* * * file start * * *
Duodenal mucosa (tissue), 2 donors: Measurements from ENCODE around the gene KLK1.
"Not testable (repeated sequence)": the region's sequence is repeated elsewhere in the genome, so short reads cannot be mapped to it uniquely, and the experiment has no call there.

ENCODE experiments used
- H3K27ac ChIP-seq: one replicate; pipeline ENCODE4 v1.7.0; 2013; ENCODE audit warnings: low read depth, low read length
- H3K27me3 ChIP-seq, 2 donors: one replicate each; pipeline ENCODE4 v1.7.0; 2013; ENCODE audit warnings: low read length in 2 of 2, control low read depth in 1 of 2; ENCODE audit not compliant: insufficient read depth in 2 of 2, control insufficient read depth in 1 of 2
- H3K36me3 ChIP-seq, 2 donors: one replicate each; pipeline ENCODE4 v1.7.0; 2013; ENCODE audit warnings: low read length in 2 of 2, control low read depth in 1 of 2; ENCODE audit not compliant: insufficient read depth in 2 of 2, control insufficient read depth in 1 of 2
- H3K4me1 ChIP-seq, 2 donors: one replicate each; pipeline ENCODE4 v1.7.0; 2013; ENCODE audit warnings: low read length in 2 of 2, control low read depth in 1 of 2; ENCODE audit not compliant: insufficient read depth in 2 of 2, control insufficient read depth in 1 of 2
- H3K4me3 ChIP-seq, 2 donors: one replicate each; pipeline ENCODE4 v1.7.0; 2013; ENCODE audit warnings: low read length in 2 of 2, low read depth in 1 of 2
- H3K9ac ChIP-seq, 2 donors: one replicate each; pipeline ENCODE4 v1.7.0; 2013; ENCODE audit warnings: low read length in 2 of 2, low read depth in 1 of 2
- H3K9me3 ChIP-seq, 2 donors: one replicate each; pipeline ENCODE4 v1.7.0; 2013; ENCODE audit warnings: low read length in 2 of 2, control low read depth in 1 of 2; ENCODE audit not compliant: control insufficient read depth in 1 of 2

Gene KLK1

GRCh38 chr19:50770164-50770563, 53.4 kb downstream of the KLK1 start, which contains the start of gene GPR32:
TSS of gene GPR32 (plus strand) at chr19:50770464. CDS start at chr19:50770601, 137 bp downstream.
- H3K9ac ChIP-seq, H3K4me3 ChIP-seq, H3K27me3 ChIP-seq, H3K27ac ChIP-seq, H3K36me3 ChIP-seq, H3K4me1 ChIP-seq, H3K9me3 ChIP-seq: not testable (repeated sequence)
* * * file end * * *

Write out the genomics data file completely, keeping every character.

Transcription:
Duodenal mucosa (tissue), 2 donors: Measurements from ENCODE around the gene KLK1.
"Not testable (repeated sequence)": the region's sequence is repeated elsewhere in the genome, so short reads cannot be mapped to it uniquely, and the experiment has no call there.

ENCODE experiments used
- H3K27ac ChIP-seq: one replicate; pipeline ENCODE4 v1.7.0; 2013; ENCODE audit warnings: low read depth, low read length
- H3K27me3 ChIP-seq, 2 donors: one replicate each; pipeline ENCODE4 v1.7.0; 2013; ENCODE audit warnings: low read length in 2 of 2, control low read depth in 1 of 2; ENCODE audit not compliant: insufficient read depth in 2 of 2, control insufficient read depth in 1 of 2
- H3K36me3 ChIP-seq, 2 donors: one replicate each; pipeline ENCODE4 v1.7.0; 2013; ENCODE audit warnings: low read length in 2 of 2, control low read depth in 1 of 2; ENCODE audit not compliant: insufficient read depth in 2 of 2, control insufficient read depth in 1 of 2
- H3K4me1 ChIP-seq, 2 donors: one replicate each; pipeline ENCODE4 v1.7.0; 2013; ENCODE audit warnings: low read length in 2 of 2, control low read depth in 1 of 2; ENCODE audit not compliant: insufficient read depth in 2 of 2, control insufficient read depth in 1 of 2
- H3K4me3 ChIP-seq, 2 donors: one replicate each; pipeline ENCODE4 v1.7.0; 2013; ENCODE audit warnings: low read length in 2 of 2, low read depth in 1 of 2
- H3K9ac ChIP-seq, 2 donors: one replicate each; pipeline ENCODE4 v1.7.0; 2013; ENCODE audit warnings: low read length in 2 of 2, low read depth in 1 of 2
- H3K9me3 ChIP-seq, 2 donors: one replicate each; pipeline ENCODE4 v1.7.0; 2013; ENCODE audit warnings: low read length in 2 of 2, control low read depth in 1 of 2; ENCODE audit not compliant: control insufficient read depth in 1 of 2

Gene KLK1

GRCh38 chr19:50770164-50770563, 53.4 kb downstream of the KLK1 start, which contains the start of gene GPR32:
TSS of gene GPR32 (plus strand) at chr19:50770464. CDS start at chr19:50770601, 137 bp downstream.
- H3K9ac ChIP-seq, H3K4me3 ChIP-seq, H3K27me3 ChIP-seq, H3K27ac ChIP-seq, H3K36me3 ChIP-seq, H3K4me1 ChIP-seq, H3K9me3 ChIP-seq: not testable (repeated sequence)